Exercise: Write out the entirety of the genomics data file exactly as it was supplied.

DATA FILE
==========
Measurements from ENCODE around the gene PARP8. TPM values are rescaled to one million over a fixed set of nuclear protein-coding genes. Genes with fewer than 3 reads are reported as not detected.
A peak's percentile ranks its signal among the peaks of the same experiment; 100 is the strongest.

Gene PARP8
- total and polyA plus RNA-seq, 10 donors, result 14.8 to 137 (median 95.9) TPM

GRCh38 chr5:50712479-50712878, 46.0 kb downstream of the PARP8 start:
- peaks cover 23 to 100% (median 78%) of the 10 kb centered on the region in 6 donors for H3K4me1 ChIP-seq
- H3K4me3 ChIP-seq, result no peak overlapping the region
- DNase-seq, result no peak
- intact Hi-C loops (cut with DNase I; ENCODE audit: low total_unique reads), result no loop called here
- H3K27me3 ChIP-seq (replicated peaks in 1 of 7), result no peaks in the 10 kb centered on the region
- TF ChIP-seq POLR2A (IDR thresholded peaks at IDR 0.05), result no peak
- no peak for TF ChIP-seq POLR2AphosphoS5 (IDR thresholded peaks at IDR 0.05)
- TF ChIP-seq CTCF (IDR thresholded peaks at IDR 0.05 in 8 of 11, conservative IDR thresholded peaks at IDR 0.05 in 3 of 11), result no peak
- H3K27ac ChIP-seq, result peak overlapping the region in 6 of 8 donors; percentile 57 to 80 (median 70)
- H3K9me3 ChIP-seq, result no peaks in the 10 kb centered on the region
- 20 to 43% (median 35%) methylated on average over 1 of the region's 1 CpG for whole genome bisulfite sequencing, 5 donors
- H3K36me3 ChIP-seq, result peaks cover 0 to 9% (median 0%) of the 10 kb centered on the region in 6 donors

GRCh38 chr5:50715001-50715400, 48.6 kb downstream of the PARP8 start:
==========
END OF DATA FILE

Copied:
Measurements from ENCODE around the gene PARP8. TPM values are rescaled to one million over a fixed set of nuclear protein-coding genes. Genes with fewer than 3 reads are reported as not detected.
A peak's percentile ranks its signal among the peaks of the same experiment; 100 is the strongest.

Gene PARP8
- total and polyA plus RNA-seq, 10 donors, result 14.8 to 137 (median 95.9) TPM

GRCh38 chr5:50712479-50712878, 46.0 kb downstream of the PARP8 start:
- peaks cover 23 to 100% (median 78%) of the 10 kb centered on the region in 6 donors for H3K4me1 ChIP-seq
- H3K4me3 ChIP-seq, result no peak overlapping the region
- DNase-seq, result no peak
- intact Hi-C loops (cut with DNase I; ENCODE audit: low total_unique reads), result no loop called here
- H3K27me3 ChIP-seq (replicated peaks in 1 of 7), result no peaks in the 10 kb centered on the region
- TF ChIP-seq POLR2A (IDR thresholded peaks at IDR 0.05), result no peak
- no peak for TF ChIP-seq POLR2AphosphoS5 (IDR thresholded peaks at IDR 0.05)
- TF ChIP-seq CTCF (IDR thresholded peaks at IDR 0.05 in 8 of 11, conservative IDR thresholded peaks at IDR 0.05 in 3 of 11), result no peak
- H3K27ac ChIP-seq, result peak overlapping the region in 6 of 8 donors; percentile 57 to 80 (median 70)
- H3K9me3 ChIP-seq, result no peaks in the 10 kb centered on the region
- 20 to 43% (median 35%) methylated on average over 1 of the region's 1 CpG for whole genome bisulfite sequencing, 5 donors
- H3K36me3 ChIP-seq, result peaks cover 0 to 9% (median 0%) of the 10 kb centered on the region in 6 donors

GRCh38 chr5:50715001-50715400, 48.6 kb downstream of the PARP8 start: